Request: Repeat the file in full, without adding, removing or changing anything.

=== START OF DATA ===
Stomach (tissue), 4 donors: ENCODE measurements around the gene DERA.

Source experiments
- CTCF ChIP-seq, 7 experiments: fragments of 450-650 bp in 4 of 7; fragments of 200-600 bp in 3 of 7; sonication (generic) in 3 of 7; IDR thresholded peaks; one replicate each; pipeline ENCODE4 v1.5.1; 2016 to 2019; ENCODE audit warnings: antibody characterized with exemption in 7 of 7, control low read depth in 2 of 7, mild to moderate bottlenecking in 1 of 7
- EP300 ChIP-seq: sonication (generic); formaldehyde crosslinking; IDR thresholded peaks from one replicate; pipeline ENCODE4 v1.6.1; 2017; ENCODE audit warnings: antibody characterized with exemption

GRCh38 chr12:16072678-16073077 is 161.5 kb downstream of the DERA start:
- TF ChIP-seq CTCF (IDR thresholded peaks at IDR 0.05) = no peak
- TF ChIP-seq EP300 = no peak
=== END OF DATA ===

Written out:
Stomach (tissue), 4 donors: ENCODE measurements around the gene DERA.

Source experiments
- CTCF ChIP-seq, 7 experiments: fragments of 450-650 bp in 4 of 7; fragments of 200-600 bp in 3 of 7; sonication (generic) in 3 of 7; IDR thresholded peaks; one replicate each; pipeline ENCODE4 v1.5.1; 2016 to 2019; ENCODE audit warnings: antibody characterized with exemption in 7 of 7, control low read depth in 2 of 7, mild to moderate bottlenecking in 1 of 7
- EP300 ChIP-seq: sonication (generic); formaldehyde crosslinking; IDR thresholded peaks from one replicate; pipeline ENCODE4 v1.6.1; 2017; ENCODE audit warnings: antibody characterized with exemption

GRCh38 chr12:16072678-16073077 is 161.5 kb downstream of the DERA start:
- TF ChIP-seq CTCF (IDR thresholded peaks at IDR 0.05) = no peak
- TF ChIP-seq EP300 = no peak